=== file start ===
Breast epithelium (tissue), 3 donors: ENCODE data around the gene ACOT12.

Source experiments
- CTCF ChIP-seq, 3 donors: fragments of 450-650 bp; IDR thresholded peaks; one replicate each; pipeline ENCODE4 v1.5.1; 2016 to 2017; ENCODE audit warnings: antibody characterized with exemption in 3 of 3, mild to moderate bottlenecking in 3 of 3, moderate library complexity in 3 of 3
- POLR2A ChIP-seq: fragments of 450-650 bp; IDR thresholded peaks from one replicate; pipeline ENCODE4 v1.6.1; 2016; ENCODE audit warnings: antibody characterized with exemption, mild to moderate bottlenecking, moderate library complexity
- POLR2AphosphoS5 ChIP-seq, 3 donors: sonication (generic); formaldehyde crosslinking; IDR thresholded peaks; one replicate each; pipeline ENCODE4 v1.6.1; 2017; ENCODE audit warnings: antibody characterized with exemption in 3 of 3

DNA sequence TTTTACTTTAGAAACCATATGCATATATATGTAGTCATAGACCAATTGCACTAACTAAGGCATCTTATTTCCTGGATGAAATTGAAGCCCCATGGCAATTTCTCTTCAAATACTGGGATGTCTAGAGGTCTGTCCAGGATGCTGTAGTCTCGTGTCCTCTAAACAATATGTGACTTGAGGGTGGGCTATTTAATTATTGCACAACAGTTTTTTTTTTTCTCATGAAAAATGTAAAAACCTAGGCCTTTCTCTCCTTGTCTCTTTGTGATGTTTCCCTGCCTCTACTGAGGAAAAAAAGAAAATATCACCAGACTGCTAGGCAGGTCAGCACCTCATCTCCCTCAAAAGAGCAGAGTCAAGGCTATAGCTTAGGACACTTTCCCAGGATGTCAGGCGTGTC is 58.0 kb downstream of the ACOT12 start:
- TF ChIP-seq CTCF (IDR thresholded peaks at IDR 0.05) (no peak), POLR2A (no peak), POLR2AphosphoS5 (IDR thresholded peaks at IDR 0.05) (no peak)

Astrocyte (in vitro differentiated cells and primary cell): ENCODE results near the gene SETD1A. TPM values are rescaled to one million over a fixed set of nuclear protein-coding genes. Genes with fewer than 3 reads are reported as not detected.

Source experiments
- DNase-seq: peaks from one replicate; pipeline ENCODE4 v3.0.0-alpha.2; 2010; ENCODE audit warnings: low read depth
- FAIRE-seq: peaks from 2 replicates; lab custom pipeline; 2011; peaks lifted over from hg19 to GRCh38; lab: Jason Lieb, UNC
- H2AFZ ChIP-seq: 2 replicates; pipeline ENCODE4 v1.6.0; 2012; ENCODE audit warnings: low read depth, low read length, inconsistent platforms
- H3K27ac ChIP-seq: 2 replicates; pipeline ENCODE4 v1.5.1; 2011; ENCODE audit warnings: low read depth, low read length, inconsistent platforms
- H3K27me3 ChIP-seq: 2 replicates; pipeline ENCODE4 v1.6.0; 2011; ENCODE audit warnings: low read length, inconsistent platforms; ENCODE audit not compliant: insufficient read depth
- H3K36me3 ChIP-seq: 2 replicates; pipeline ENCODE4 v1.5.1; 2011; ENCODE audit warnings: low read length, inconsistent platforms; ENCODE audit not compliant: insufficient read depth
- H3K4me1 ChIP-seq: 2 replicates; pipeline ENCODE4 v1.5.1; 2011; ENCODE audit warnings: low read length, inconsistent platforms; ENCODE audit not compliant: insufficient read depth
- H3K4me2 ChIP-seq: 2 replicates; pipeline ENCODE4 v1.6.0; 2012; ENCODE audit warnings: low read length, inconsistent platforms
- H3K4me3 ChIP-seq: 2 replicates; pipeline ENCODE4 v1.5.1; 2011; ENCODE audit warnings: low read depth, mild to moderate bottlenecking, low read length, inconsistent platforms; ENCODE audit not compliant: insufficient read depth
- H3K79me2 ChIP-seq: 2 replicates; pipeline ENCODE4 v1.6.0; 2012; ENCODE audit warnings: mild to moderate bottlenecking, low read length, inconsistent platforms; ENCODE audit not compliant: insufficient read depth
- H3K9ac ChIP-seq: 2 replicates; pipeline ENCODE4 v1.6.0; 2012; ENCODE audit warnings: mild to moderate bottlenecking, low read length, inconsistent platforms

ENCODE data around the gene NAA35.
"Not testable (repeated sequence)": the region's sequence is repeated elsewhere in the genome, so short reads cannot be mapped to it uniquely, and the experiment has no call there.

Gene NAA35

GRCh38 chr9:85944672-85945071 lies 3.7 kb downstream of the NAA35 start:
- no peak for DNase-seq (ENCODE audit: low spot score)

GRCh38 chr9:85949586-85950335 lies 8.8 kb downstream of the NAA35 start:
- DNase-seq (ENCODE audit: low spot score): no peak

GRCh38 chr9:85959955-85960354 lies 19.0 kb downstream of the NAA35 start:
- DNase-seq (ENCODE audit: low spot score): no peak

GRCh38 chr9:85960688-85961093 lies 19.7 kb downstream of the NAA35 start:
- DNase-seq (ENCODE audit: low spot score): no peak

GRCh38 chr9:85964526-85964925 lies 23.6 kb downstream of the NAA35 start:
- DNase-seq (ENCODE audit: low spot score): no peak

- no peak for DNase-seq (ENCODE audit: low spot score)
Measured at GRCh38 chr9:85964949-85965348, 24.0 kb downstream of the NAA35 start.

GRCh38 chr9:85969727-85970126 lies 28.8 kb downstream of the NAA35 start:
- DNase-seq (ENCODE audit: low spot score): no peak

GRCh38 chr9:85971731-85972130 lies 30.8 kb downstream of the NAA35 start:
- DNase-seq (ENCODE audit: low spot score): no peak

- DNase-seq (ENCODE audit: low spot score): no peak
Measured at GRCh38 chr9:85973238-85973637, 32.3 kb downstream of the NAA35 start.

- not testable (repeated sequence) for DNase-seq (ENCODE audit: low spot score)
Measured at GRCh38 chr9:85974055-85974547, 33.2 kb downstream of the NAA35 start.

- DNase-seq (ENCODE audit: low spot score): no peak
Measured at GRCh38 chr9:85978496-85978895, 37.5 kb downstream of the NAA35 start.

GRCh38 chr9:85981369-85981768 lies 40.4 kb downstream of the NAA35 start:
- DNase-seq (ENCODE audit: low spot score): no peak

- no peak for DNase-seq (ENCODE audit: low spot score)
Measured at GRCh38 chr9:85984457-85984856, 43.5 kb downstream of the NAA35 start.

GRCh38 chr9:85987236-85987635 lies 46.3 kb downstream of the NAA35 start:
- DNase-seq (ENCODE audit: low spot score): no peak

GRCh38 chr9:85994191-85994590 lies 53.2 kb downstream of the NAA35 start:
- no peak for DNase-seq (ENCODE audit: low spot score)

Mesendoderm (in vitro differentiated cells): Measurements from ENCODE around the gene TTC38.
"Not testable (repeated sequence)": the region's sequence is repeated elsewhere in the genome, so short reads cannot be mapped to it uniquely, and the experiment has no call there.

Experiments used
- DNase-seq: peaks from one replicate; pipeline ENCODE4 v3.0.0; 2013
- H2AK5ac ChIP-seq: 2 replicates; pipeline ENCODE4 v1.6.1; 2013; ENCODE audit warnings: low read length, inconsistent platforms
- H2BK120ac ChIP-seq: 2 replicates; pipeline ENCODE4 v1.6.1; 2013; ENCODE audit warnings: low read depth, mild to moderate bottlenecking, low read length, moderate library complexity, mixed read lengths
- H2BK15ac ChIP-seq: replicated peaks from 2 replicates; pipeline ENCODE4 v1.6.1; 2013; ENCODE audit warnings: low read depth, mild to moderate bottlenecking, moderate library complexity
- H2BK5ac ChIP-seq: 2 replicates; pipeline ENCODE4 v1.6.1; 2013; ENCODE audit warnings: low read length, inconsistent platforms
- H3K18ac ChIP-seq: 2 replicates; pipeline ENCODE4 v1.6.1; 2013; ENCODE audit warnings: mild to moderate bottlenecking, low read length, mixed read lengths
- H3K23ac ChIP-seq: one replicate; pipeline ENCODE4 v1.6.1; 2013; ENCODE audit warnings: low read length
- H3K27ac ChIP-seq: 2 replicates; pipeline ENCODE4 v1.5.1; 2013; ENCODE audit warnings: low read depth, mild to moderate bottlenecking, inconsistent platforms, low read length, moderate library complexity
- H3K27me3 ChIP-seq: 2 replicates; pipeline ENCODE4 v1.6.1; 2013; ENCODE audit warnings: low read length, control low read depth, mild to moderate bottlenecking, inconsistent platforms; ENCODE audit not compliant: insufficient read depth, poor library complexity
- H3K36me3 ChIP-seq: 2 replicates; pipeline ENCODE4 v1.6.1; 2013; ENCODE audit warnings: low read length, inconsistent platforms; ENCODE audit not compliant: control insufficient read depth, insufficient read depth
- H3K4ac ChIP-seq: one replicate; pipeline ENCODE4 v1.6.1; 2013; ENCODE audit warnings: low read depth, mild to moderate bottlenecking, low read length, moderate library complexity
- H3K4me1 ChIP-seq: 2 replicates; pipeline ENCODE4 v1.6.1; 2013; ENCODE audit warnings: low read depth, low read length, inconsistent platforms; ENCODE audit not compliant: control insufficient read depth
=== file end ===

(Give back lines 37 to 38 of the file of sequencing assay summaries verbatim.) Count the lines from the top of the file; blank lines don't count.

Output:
- DNase-seq (ENCODE audit: low spot score): no peak

GRCh38 chr9:85971731-85972130 lies 30.8 kb downstream of the NAA35 start: